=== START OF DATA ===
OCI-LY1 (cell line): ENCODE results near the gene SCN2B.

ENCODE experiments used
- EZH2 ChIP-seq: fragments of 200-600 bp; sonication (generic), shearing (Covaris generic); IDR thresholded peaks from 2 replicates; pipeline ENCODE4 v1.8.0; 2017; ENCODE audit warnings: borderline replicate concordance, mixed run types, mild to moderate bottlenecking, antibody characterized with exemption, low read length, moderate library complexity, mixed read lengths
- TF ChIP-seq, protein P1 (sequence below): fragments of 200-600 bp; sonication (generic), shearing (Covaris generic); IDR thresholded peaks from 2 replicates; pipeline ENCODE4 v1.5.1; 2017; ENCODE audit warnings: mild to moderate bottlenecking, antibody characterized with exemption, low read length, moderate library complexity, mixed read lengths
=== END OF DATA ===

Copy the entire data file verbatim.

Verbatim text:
OCI-LY1 (cell line): ENCODE results near the gene SCN2B.

ENCODE experiments used
- EZH2 ChIP-seq: fragments of 200-600 bp; sonication (generic), shearing (Covaris generic); IDR thresholded peaks from 2 replicates; pipeline ENCODE4 v1.8.0; 2017; ENCODE audit warnings: borderline replicate concordance, mixed run types, mild to moderate bottlenecking, antibody characterized with exemption, low read length, moderate library complexity, mixed read lengths
- TF ChIP-seq, protein P1 (sequence below): fragments of 200-600 bp; sonication (generic), shearing (Covaris generic); IDR thresholded peaks from 2 replicates; pipeline ENCODE4 v1.5.1; 2017; ENCODE audit warnings: mild to moderate bottlenecking, antibody characterized with exemption, low read length, moderate library complexity, mixed read lengths